Don’t Be Fooled by the Fed’s Taper Talk
Question: Suppose the Fed doubles the supply of ”high-powered money” (monetary base) from around 15 percent to 30 percent of US GDP over a period of less than two years, then announces that the pace of increase will slow to just above zero within the next year providing that the economy remains “on course”; does this amount to a serious attenuation of monetary inflation?
The Fed’s prospective “taper,” now the endless subject of the twenty-four-hour financial TV news cycle, provides a case study for explaining this response.
The US central bank, on course to deliver this year a record amount of inflation tax revenue to the federal government, is now using all its instruments of propaganda to tell us about its looming “monetary normalization” program, otherwise described as “tapering.” An ostensible aim is to keep markets calm.
By the time the gradually preannounced six- or nine-month wind down in the Fed’s asset purchases gets underway we should all be prepared. The Jackson Hole conference (August 26–28) completes the process of getting us ready. The calming information which features in the preannouncements is designed to foster a continuous smooth adjustment rather than any shock response.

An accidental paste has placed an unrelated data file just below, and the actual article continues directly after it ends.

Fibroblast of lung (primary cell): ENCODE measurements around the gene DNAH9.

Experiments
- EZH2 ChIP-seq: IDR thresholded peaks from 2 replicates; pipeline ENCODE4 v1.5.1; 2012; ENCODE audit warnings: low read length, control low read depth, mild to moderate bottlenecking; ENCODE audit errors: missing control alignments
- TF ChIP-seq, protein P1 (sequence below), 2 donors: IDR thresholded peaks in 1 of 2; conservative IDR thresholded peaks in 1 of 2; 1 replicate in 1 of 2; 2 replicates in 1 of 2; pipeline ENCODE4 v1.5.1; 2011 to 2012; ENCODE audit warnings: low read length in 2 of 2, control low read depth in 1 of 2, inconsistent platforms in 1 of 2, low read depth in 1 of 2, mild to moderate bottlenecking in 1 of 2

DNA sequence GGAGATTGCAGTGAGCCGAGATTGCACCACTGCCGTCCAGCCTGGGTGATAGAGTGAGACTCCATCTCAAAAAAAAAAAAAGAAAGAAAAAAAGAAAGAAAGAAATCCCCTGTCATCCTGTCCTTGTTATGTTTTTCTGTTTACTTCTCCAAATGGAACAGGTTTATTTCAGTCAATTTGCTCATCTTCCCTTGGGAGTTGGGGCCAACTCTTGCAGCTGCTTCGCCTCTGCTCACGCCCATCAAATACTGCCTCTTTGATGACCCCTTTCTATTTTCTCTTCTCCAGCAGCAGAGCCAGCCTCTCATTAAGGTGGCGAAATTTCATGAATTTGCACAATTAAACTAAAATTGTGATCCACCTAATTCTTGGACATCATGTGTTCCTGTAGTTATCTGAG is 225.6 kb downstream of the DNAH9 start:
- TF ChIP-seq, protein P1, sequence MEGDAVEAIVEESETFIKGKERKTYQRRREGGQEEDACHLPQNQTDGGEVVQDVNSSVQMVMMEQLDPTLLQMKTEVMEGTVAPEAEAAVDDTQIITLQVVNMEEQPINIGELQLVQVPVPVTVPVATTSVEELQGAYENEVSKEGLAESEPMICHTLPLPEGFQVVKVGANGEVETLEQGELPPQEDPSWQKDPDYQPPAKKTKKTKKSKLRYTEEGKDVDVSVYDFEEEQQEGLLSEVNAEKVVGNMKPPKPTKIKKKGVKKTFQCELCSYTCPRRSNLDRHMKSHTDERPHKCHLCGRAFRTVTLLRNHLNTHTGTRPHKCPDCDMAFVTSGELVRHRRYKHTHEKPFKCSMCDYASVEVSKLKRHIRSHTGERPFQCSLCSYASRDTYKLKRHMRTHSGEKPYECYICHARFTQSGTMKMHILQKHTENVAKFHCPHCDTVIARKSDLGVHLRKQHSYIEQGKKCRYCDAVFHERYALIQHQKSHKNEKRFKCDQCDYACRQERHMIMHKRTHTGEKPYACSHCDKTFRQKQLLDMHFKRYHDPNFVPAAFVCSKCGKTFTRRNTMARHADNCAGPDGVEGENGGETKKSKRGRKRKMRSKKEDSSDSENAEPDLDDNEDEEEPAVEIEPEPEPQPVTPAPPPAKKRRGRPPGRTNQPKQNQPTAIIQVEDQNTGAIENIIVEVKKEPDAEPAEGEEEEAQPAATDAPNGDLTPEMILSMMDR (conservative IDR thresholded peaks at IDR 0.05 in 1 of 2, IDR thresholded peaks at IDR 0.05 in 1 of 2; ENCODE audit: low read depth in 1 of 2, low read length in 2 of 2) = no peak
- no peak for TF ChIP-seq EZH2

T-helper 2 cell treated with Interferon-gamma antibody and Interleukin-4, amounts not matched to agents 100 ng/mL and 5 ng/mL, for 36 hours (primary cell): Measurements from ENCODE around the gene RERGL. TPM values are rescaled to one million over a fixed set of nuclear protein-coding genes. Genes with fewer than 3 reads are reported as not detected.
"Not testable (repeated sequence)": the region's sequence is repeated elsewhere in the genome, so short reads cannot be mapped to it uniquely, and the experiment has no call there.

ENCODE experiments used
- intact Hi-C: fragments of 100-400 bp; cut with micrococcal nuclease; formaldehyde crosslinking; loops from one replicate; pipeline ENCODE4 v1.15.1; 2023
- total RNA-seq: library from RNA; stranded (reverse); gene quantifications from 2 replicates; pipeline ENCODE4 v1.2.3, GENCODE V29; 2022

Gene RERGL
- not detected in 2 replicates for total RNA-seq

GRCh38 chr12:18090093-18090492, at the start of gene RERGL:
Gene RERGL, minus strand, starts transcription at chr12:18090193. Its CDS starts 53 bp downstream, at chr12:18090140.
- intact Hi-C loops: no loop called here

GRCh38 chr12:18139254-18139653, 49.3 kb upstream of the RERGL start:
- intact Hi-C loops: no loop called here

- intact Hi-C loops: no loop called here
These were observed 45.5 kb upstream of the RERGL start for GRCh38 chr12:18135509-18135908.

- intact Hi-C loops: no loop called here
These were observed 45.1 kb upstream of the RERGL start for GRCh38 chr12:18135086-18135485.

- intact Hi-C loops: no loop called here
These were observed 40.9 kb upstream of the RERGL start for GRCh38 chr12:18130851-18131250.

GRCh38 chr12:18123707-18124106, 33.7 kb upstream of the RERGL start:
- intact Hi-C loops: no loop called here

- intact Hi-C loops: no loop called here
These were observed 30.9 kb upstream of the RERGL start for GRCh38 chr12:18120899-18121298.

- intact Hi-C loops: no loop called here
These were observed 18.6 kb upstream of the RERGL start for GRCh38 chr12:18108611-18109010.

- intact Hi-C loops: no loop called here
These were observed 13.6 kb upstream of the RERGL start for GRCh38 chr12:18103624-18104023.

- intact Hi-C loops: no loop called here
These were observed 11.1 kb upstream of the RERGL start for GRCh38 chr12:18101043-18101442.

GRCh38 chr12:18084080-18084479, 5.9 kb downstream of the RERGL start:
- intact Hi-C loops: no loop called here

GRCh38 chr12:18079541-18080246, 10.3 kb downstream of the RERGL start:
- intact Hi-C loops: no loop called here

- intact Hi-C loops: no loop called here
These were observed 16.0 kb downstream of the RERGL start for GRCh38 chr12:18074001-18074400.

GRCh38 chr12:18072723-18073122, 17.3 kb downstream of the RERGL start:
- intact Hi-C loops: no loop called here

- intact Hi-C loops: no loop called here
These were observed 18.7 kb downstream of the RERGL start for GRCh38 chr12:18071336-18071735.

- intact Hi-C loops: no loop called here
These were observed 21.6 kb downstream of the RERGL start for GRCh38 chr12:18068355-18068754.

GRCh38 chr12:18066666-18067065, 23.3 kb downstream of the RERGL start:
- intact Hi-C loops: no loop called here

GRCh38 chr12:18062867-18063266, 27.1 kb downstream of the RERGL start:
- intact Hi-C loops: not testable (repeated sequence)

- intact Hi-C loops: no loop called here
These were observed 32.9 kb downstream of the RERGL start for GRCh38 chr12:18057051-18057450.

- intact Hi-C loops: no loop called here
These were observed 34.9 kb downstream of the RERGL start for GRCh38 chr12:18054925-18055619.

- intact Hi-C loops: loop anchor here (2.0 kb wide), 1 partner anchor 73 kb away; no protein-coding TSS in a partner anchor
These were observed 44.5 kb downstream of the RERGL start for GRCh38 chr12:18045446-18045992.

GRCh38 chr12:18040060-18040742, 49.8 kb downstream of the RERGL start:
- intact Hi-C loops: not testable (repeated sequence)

So far, top Fed officials are most likely congratulating themselves on a job well done.
Although by now everyone and their dog knows that the Fed intends, on the basis of present economic projections, to stop further net purchases of bonds by summer 2022, there has been no steep sell-off in US long-term rate markets or more widely. That is different from the notorious days preceding and during the Bernanke Fed’s tapering of 2013–14.
Reality check: the calmness is not due to Fed communication skill but to the fact that hardly anyone now, unlike in that earlier episode, misguidedly views tapering as a preparation for the end of monetary inflation.
Even so, market analysts in and outside the Fed are understandably wary of what we could describe as “emperor’s new clothes effects.” This is wh
Article from Mises Wire